When weighing your options between natural wood and its stained counterpart, there are a few characteristics to consider. Natural wood, for instance, typically allows for a clear coat finish that serves as an appealing reflection of light. This is perfect for a space that has several windows with natural light pouring in at all hours of the day. Rustic aesthetics often benefit the most from natural wood finishes for its, well, natural appearance.
Modern interiors, meanwhile, have resorted to using stained wood almost exclusively. For one, it’s a solution that offers a compelling combination of durability and affordability. More than that, though, the variety of stain colors available makes this type of finish particularly flexible when it comes to fitting into different design styles. By going this route, homeowners will be free to pinpoint the shade of stain that best suits the look that they’re after.
What is the best stain for maple?
Everyone has their own preference across brands, but when it comes to staining maple, you want to make sure you’re covered in a few important areas. Take a look at the wood conditioning properties, penetration into maple, and color evenness.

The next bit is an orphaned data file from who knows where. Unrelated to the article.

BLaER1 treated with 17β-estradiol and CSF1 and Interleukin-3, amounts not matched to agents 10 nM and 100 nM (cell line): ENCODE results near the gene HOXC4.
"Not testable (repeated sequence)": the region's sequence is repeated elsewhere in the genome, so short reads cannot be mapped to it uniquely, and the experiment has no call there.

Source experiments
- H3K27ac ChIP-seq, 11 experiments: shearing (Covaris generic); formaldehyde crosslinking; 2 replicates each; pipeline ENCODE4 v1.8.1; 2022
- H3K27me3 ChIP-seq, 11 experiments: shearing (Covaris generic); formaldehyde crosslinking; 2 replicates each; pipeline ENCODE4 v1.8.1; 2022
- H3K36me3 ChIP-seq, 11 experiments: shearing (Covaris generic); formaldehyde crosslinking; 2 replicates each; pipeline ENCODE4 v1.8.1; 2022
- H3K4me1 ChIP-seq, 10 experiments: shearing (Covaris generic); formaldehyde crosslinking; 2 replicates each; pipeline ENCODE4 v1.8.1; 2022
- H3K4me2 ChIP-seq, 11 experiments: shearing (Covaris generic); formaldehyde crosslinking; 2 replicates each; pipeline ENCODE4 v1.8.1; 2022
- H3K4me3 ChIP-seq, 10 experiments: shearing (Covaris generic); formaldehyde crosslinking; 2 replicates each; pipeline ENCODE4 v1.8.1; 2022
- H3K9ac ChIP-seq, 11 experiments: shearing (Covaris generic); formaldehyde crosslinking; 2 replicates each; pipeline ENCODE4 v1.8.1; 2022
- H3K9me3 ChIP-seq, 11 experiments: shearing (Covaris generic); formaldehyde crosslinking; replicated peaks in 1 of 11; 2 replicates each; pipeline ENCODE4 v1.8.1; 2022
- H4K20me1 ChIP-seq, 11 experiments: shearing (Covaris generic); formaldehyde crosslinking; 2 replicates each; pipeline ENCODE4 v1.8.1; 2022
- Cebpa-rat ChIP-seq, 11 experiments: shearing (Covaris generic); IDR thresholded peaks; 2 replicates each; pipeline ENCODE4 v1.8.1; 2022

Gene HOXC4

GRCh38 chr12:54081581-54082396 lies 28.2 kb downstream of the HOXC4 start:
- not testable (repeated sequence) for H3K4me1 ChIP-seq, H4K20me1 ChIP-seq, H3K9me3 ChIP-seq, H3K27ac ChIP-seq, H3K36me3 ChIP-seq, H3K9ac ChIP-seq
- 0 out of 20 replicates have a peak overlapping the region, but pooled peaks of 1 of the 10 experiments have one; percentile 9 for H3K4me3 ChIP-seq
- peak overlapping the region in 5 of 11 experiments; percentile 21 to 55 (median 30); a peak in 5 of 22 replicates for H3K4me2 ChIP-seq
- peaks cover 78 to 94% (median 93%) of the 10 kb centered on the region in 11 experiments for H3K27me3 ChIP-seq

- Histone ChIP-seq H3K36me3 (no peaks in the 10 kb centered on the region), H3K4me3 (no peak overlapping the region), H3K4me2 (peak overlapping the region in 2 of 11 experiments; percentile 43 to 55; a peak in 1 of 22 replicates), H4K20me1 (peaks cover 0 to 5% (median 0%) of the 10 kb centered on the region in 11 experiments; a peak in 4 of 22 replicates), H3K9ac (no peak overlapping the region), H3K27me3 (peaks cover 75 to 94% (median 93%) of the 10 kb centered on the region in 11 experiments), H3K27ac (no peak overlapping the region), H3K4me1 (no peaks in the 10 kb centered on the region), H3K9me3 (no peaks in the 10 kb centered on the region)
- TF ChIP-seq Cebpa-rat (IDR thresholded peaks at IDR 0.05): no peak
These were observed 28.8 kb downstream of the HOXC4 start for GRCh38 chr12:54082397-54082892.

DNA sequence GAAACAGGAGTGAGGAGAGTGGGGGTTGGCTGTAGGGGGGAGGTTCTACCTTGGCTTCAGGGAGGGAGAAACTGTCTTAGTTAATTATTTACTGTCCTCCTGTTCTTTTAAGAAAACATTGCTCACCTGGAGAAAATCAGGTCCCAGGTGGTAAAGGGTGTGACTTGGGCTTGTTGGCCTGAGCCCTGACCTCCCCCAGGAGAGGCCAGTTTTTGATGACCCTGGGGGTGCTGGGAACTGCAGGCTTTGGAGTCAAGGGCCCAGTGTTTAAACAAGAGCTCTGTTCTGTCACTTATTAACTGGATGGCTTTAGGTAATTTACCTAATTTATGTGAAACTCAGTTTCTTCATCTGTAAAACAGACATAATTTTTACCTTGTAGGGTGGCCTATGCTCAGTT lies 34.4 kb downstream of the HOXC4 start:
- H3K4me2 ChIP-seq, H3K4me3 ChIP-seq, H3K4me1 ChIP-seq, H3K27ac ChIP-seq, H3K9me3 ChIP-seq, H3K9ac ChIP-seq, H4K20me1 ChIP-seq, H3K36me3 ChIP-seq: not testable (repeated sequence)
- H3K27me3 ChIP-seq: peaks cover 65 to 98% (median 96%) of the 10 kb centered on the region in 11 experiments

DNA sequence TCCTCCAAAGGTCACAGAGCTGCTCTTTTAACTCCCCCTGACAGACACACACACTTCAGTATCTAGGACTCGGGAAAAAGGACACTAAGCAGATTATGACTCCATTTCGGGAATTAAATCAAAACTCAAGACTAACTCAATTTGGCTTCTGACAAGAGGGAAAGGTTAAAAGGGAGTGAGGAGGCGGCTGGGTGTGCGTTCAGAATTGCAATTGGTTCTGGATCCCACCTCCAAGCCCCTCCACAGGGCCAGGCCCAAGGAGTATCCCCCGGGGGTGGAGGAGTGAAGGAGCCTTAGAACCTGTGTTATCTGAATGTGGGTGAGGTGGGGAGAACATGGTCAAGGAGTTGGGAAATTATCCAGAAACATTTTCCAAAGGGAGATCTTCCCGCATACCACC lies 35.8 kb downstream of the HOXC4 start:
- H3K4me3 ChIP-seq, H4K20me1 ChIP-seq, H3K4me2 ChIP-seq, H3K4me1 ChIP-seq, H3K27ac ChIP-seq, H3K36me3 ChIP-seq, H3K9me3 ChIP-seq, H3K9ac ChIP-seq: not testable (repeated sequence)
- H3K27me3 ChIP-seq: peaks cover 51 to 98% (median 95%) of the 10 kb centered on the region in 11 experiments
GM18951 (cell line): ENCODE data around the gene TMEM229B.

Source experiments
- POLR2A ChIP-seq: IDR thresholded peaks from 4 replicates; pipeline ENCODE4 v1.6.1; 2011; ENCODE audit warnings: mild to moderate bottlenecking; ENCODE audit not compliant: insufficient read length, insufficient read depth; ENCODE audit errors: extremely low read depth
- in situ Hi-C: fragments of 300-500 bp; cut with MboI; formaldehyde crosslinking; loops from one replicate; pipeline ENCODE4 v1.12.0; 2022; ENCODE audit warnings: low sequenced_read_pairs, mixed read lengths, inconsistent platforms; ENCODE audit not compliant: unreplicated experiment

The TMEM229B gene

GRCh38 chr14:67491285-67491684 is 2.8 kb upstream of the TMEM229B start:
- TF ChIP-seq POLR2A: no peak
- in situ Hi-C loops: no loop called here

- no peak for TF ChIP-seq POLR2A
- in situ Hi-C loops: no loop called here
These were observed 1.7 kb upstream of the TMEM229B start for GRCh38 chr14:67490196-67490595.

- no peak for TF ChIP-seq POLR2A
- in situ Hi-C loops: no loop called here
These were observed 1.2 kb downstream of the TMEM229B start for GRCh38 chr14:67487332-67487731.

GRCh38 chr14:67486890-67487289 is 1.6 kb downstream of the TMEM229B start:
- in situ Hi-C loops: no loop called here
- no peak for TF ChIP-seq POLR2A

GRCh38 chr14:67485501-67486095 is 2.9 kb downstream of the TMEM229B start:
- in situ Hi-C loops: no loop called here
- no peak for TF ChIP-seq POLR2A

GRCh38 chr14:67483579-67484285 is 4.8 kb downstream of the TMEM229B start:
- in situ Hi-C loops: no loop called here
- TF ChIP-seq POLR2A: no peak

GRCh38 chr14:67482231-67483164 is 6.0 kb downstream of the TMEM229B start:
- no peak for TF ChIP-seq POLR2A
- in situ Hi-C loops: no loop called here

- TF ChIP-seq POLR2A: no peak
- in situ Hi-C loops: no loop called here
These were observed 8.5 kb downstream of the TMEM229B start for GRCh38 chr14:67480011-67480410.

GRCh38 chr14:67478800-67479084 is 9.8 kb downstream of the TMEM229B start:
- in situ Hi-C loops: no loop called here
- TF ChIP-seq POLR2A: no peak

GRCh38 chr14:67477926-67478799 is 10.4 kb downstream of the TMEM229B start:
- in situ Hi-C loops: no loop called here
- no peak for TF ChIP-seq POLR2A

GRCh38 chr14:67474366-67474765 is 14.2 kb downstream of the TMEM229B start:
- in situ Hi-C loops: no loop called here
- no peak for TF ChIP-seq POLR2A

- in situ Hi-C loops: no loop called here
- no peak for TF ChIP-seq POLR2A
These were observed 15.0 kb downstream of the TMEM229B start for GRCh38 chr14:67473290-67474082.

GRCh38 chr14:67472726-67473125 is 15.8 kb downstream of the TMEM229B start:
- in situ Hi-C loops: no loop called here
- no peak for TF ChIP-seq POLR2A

Ideally, your stain will preserve the rich color of your maple cabinets, not hide it. But maple is tricky–it can dry blotchy and fade over time with poor treatment or low-quality stains. That is why we’d recommend using a pre-stain conditioner, like Minwax, to first prepare your maple for staining.
Once you’ve applied the conditioner and it has dried, consider a high-quality wood stain like Rust-Oleum’s Varathane. This stain provides a more natural color that looks great on interior cabinets and also penetrates the wood deeper. The great thing about this stain is that it dries quickly–1 to 2 hours in most cases–and looks fantastic almost immediately with no blotching.